and then leave them for any amount of time while you and your spouse are trying to have a discussion, ignoring the giggles and loud happy sounds. The IKEA person who named this bucket of beads must have been gifted with both keen perception and a good sense of humor.
If you do let your children have these, unsupervised, and your children are anything like ours, this will be the net result:
Though I followed the rule of don't let them have more than you're willing to clean up, and, as you can see, the container is still pretty full, it took forever to clean up all those little beads.
They thought cleaning up was almost as fun as trashing the joint. Plus it's so cool to see those veins stick out on Mommy and Daddy's foreheads...
Ah, to be a kid again.
Speaking of kids, Mike has been trying out the racquet sport of squash against the wall in that same empty living room, and is considering adding stripes and a tin (or something like that) to make it a real court. It's a good thing I have furniture on the way to dissuade him from any remodelling.
Poor guy. He sure does miss racquetball.
Until the living room furniture arrives, here is our seating arrangement:
Not bad, not bad,maybe a little too college dorm for me, but definitely not enough to halt squash tournaments and bead attacks.
We bought the soon-to-come living room furniture from a South African who works for Reuters, has been here for the grand total of 7 months, and is being shipped out by his company again. He was super nice and made it clear when we were setting up a time to go over that he expected us to stay for an hour for a drink and chat while we looked over the goods. It was facinating to talk with this white South African who is a huge admirer of Nelson Mendella, to talk with him about the current troubles in his homeland, and, of course, the US presidential election, which is on the top of the news every day. Everyone wants to discuss it with us when they find out where we're from. After all, what happens in America affects the world.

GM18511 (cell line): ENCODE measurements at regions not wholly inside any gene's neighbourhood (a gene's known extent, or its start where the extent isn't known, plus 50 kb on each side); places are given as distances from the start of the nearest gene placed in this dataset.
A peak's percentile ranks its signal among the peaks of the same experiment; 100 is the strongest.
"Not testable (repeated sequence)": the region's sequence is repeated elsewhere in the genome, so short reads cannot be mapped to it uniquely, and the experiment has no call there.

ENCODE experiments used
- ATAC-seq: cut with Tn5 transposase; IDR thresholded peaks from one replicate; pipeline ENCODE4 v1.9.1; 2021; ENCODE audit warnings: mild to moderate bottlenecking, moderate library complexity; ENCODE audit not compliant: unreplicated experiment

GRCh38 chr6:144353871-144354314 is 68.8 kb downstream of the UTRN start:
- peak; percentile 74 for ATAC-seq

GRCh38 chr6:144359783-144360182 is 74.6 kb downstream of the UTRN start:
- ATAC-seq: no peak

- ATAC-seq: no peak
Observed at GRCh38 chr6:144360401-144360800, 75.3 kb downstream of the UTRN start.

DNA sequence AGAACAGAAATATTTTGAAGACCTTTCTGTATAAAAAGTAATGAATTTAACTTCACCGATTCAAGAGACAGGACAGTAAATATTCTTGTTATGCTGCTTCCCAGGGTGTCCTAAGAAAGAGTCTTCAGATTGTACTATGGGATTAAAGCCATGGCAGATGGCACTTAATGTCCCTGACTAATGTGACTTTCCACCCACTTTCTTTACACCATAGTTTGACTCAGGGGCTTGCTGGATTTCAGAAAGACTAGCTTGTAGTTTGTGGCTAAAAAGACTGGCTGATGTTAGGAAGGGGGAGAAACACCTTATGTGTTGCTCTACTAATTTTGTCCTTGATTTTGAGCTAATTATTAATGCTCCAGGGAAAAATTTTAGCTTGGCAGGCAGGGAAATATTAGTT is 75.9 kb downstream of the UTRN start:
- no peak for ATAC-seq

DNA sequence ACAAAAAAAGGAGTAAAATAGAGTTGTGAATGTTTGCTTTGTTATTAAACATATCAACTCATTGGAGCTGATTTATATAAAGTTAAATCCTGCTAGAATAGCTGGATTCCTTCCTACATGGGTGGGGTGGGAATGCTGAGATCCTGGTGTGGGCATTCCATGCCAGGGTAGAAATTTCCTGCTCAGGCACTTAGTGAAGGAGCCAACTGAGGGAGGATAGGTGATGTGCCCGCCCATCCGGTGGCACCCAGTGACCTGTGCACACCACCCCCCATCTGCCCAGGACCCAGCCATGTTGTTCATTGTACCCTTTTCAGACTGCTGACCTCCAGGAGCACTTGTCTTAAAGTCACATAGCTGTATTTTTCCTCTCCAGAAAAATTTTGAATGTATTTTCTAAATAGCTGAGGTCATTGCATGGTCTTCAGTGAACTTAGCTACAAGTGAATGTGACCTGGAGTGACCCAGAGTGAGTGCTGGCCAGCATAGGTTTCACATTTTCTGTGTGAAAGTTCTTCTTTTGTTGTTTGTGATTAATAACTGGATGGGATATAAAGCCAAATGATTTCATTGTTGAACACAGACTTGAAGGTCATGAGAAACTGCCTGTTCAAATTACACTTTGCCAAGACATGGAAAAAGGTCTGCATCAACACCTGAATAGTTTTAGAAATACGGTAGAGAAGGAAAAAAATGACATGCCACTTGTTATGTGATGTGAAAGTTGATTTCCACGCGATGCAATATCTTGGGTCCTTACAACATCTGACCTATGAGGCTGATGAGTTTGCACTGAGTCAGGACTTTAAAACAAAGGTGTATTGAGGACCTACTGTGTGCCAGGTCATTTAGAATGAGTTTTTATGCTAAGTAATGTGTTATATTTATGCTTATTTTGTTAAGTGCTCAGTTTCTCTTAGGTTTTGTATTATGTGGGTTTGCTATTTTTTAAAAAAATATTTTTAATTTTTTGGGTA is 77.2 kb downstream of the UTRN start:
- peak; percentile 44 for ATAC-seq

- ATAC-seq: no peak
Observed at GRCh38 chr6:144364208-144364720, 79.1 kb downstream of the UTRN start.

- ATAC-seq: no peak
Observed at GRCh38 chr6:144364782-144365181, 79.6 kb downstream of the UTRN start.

Back to our little portion of the world; with the largely transient population of this area it has been pretty easy to find good stuff for our house. People being transferred, moving back home after their contract is up, and far too many folks are being kicked out of their villas when their leases expire, not through any fault of their own. The law says that rent may only be increased 7%. The market has more than doubled in price in the past two years, so rather than settling for a paltry 7%, landlords get rid of their current tenants and put in new ones, charging whatever the market will bear. This works out to hundreds of thousands of dirhams of additional profit with each property, at the cost of a little bit of paint and interviewing prospective tenants.
Hopefully the laws will change, for the sake of the residents, what can't help feeling not jsut inconvenient but also rather hurt by the cavalier treatment. Laws change her all the time, and the sheiks of the ruling family seem quite wise, though sometimes the laws need some time to translate from intent to practice. The 7% limit on rent increase was intended to protect the tenant from unfair rent increases, so I am hopeful the next law will address the unintended consequence of making people have to move all the time, making them a sort of new brand of desert nomads. We shall see. Hopefully before our lease expires in a year.
One of the views from our balcony.